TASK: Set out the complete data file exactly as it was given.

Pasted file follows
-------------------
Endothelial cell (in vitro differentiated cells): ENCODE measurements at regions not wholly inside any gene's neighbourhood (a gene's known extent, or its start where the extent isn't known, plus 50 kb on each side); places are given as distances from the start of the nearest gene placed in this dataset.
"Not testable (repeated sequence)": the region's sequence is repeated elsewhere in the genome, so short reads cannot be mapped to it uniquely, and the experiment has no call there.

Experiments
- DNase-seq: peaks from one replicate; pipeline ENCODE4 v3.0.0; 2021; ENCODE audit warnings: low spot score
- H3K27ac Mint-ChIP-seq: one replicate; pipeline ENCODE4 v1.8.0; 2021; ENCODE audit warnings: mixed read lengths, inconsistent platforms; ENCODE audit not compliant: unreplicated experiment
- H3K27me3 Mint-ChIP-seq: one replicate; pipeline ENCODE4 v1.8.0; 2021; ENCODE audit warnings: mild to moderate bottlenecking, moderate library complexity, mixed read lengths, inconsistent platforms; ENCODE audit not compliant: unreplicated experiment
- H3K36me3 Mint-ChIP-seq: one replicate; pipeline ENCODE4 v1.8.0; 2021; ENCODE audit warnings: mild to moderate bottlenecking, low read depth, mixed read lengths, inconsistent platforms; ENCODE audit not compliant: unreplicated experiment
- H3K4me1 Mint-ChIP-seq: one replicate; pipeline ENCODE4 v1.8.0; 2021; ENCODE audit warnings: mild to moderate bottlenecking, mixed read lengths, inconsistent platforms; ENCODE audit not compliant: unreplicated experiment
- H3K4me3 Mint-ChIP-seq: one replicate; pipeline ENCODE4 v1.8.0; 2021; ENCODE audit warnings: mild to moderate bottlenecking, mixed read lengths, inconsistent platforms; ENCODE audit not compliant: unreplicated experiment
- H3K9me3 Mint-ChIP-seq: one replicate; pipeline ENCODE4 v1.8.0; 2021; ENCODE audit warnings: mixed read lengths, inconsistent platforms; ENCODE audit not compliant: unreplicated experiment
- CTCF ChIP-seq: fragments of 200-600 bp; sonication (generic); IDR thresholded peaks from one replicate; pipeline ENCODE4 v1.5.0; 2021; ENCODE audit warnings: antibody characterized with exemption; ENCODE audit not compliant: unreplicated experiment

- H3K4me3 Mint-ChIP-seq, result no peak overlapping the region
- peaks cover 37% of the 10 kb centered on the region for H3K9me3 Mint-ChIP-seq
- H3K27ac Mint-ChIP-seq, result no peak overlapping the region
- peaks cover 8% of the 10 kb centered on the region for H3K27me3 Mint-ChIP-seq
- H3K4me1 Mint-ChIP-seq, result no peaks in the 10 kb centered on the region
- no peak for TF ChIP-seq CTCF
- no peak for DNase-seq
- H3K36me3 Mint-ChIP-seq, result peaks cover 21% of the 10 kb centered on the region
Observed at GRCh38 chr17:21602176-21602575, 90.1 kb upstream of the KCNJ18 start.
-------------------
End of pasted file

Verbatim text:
Endothelial cell (in vitro differentiated cells): ENCODE measurements at regions not wholly inside any gene's neighbourhood (a gene's known extent, or its start where the extent isn't known, plus 50 kb on each side); places are given as distances from the start of the nearest gene placed in this dataset.
"Not testable (repeated sequence)": the region's sequence is repeated elsewhere in the genome, so short reads cannot be mapped to it uniquely, and the experiment has no call there.

Experiments
- DNase-seq: peaks from one replicate; pipeline ENCODE4 v3.0.0; 2021; ENCODE audit warnings: low spot score
- H3K27ac Mint-ChIP-seq: one replicate; pipeline ENCODE4 v1.8.0; 2021; ENCODE audit warnings: mixed read lengths, inconsistent platforms; ENCODE audit not compliant: unreplicated experiment
- H3K27me3 Mint-ChIP-seq: one replicate; pipeline ENCODE4 v1.8.0; 2021; ENCODE audit warnings: mild to moderate bottlenecking, moderate library complexity, mixed read lengths, inconsistent platforms; ENCODE audit not compliant: unreplicated experiment
- H3K36me3 Mint-ChIP-seq: one replicate; pipeline ENCODE4 v1.8.0; 2021; ENCODE audit warnings: mild to moderate bottlenecking, low read depth, mixed read lengths, inconsistent platforms; ENCODE audit not compliant: unreplicated experiment
- H3K4me1 Mint-ChIP-seq: one replicate; pipeline ENCODE4 v1.8.0; 2021; ENCODE audit warnings: mild to moderate bottlenecking, mixed read lengths, inconsistent platforms; ENCODE audit not compliant: unreplicated experiment
- H3K4me3 Mint-ChIP-seq: one replicate; pipeline ENCODE4 v1.8.0; 2021; ENCODE audit warnings: mild to moderate bottlenecking, mixed read lengths, inconsistent platforms; ENCODE audit not compliant: unreplicated experiment
- H3K9me3 Mint-ChIP-seq: one replicate; pipeline ENCODE4 v1.8.0; 2021; ENCODE audit warnings: mixed read lengths, inconsistent platforms; ENCODE audit not compliant: unreplicated experiment
- CTCF ChIP-seq: fragments of 200-600 bp; sonication (generic); IDR thresholded peaks from one replicate; pipeline ENCODE4 v1.5.0; 2021; ENCODE audit warnings: antibody characterized with exemption; ENCODE audit not compliant: unreplicated experiment

- H3K4me3 Mint-ChIP-seq, result no peak overlapping the region
- peaks cover 37% of the 10 kb centered on the region for H3K9me3 Mint-ChIP-seq
- H3K27ac Mint-ChIP-seq, result no peak overlapping the region
- peaks cover 8% of the 10 kb centered on the region for H3K27me3 Mint-ChIP-seq
- H3K4me1 Mint-ChIP-seq, result no peaks in the 10 kb centered on the region
- no peak for TF ChIP-seq CTCF
- no peak for DNase-seq
- H3K36me3 Mint-ChIP-seq, result peaks cover 21% of the 10 kb centered on the region
Observed at GRCh38 chr17:21602176-21602575, 90.1 kb upstream of the KCNJ18 start.